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Media Centre | Affiliates Press Statements
DENOSA applauds nurses for further success in fighting HIV/AIDS
16 July 2015
The Democratic Nursing Organisation of South Africa (DENOSA) would like to particularly applaud nurses for their tireless work in the fight against HIV/AIDS which has resulted in SA recording a further massive decrease in new HIV infections as of end of 2014 as per the recent report from the Joint United National Programme on HIV/AIDS (UNAIDS).
The report which was announced on Tuesday shows that the world exceeded the AIDS targets of Millennium Development Goal (MDG) 6 nine months ahead of the deadline (2015), and that it is on track to end the AIDS epidemic by 2030.
According to the report, the new HIV infections have fallen by 35% between 2000 and 2014 and AIDS-related deaths by 41% from 2005 to 2014. The global response to HIV has averted 30 million new HIV infections and nearly 8 million (7.8 million) AIDS-related deaths since 2000, when the MDGs were set.
With South Africa accounting for no less than 25% of the world’s HIV/AIDS cases, DENOSA is proud that of the 15 000 people who are now on Anti-retroviral treatment (ART) worldwide, more than 3.1 million people are in South Africa, which is a 20.7% portion of people on ART and the largest in the world. From South Africa’s perspective, this progress has been showing an upward trajectory since 2010 when nurses, who are majority health professionals in the country’s health system, were trained on Nurse-Initiated Management of Antiretroviral Therapy (NIMART) to initiate patients on ART.
Subsequent to South Africa’s efforts, the country has managed to turn around the decline in life expectancy among its people within a decade from 51 in 2005 to 61 by the end of 2014. AIDS-related deaths have declined by 58% in South Africa in the last five years.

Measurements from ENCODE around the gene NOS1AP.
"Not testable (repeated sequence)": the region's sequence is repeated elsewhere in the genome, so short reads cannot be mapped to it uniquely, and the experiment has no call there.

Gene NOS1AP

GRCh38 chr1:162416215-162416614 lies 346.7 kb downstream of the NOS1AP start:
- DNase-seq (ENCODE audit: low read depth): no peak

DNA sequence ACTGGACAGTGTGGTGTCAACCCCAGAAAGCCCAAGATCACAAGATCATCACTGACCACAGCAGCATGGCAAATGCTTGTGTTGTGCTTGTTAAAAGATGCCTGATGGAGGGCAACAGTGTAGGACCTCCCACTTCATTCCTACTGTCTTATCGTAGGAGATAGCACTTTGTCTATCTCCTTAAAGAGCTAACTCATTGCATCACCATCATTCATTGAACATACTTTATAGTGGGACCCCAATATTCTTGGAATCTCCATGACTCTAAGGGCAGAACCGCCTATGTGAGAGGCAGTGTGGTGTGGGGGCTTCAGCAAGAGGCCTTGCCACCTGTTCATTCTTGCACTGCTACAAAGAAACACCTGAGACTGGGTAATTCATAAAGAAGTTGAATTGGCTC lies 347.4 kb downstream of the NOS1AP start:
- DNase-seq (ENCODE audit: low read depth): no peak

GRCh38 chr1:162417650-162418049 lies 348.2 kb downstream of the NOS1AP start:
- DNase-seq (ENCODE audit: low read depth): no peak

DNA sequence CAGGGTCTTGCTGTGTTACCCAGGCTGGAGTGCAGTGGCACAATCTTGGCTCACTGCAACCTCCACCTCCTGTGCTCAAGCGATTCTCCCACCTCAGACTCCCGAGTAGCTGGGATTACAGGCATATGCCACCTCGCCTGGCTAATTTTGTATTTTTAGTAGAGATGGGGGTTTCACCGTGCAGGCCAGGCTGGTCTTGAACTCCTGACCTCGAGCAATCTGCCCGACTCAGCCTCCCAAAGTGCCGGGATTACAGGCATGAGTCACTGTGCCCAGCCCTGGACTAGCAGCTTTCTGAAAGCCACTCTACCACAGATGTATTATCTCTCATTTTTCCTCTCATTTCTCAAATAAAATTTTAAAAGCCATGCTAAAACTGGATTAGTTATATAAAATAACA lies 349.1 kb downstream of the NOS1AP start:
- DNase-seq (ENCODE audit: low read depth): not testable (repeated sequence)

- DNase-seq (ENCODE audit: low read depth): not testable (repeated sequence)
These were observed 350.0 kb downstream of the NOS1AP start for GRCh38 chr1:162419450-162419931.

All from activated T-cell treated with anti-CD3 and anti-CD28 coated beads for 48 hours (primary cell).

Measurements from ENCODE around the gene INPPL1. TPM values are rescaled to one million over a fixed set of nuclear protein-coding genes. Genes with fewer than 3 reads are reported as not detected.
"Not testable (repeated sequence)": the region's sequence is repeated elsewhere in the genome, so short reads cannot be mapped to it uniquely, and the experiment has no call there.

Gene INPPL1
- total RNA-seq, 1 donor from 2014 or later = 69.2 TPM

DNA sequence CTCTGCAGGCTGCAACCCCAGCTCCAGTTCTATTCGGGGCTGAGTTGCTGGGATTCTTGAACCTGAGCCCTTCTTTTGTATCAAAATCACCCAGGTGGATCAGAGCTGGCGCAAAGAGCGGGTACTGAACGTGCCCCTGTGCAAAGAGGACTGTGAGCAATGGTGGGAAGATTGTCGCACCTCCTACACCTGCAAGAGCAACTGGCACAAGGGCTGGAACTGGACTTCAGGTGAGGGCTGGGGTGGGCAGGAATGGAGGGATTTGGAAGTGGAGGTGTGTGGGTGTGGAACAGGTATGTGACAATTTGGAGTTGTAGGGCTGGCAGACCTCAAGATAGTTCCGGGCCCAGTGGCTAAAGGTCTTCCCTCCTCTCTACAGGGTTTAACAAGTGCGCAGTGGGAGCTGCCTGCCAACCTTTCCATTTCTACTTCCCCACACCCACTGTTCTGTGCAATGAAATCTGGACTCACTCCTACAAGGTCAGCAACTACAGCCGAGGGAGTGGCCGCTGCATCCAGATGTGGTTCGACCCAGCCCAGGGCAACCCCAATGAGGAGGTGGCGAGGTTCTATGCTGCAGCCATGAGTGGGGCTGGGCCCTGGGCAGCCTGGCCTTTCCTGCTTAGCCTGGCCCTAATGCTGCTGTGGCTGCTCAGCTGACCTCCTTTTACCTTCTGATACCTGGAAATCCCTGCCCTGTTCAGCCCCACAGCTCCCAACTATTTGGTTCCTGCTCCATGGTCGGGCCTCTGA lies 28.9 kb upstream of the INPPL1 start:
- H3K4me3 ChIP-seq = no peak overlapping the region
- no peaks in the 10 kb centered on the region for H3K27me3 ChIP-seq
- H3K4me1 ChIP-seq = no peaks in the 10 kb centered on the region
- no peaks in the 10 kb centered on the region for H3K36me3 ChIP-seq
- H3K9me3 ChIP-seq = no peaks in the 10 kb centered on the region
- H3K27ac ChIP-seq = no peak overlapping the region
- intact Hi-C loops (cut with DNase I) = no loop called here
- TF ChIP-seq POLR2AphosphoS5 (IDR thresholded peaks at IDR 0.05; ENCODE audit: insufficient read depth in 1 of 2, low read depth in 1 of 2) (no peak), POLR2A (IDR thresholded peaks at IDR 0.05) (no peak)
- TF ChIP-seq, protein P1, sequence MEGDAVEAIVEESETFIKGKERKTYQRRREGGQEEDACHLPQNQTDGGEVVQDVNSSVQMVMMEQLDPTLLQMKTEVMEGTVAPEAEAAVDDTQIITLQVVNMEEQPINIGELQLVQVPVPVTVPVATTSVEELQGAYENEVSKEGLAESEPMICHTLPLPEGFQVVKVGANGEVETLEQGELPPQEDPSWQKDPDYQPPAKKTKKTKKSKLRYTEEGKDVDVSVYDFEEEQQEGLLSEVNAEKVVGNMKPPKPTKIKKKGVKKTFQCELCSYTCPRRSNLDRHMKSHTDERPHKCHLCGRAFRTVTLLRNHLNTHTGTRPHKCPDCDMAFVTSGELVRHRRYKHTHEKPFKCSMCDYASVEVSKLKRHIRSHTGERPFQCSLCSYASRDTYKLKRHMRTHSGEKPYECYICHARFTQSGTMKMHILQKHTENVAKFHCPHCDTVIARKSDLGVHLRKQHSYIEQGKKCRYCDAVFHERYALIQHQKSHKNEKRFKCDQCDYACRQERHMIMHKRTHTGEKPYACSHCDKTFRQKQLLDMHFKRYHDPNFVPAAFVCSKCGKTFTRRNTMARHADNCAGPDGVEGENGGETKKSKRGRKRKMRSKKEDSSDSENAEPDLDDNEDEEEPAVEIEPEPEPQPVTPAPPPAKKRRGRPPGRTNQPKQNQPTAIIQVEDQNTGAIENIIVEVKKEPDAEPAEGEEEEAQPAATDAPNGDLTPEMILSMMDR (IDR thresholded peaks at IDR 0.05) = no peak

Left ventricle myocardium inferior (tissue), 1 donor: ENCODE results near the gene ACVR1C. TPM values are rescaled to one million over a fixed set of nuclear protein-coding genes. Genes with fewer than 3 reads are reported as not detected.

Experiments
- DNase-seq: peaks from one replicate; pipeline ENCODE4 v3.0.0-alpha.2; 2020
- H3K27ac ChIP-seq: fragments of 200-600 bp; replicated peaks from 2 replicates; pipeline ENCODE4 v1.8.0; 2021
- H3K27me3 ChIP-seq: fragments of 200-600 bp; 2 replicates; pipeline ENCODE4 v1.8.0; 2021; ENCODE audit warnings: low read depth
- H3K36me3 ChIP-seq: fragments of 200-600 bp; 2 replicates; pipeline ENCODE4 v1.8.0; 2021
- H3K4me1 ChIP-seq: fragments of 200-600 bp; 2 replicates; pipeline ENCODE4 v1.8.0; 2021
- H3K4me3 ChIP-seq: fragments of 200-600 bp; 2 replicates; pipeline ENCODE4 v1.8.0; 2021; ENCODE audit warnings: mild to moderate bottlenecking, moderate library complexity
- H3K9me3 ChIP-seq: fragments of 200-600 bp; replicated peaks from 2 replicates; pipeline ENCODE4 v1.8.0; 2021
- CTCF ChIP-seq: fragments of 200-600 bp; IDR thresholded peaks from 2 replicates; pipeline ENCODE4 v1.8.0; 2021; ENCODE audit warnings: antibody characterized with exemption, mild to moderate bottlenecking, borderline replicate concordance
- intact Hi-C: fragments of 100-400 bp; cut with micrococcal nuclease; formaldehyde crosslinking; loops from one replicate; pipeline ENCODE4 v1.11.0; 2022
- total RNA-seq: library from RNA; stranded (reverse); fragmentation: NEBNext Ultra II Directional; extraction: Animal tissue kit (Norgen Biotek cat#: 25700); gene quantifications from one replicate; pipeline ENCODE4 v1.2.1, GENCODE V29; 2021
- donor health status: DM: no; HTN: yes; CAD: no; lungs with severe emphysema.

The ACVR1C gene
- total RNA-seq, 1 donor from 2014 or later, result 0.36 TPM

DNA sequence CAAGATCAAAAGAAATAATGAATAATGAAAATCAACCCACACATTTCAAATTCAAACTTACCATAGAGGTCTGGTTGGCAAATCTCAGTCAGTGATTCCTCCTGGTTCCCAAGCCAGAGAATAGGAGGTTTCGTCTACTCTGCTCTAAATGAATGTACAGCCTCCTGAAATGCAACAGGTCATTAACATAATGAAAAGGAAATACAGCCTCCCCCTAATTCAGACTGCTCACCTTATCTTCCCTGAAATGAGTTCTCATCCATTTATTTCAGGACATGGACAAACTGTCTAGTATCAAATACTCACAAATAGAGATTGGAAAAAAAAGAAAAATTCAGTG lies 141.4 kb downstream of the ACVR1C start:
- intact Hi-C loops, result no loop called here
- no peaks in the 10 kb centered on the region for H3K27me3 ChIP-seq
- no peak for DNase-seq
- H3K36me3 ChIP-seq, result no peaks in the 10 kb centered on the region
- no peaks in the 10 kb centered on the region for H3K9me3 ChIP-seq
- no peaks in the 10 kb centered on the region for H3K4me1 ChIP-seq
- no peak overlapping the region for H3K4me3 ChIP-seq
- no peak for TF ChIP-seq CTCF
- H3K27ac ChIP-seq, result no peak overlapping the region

As DENOSA, we see this progress as the outcome of progressive attitude by government in empowering health professionals into achieving the outcomes that the country has managed to achieve. Because of NIMART, which 23 000 nurses were trained on, the country has more than 3500 health facilities that administer ART. Capacity is posing to be the real challenge that will soon stand in the way of nurses achieving more health outcomes for the country.
Nurses work under conditions that are characterised by a severe shortage of personnel. Filling in of vacant positions in government health facilities and training of more nurses on NIMART will also contribute positively to further increase of the country’s life expectancy as more patients will be initiated on ART.
The challenge currently is that many nurses do not enjoy continuous professional development opportunities due to the shortage of nurses in the facilities where they work. Some even opt to resign from work first in order to further improve their skills, and re-apply.
Issued by the Democratic Nursing Organisation of South Africa (DENOSA)
For more information, contact:
Madithapo Masemola, DENOSA Acting General Secretary
Mobile: 082 551 6041
Sibongiseni Delihlazo, DENOSA Communications Manager
Mobile: 079 875 2663
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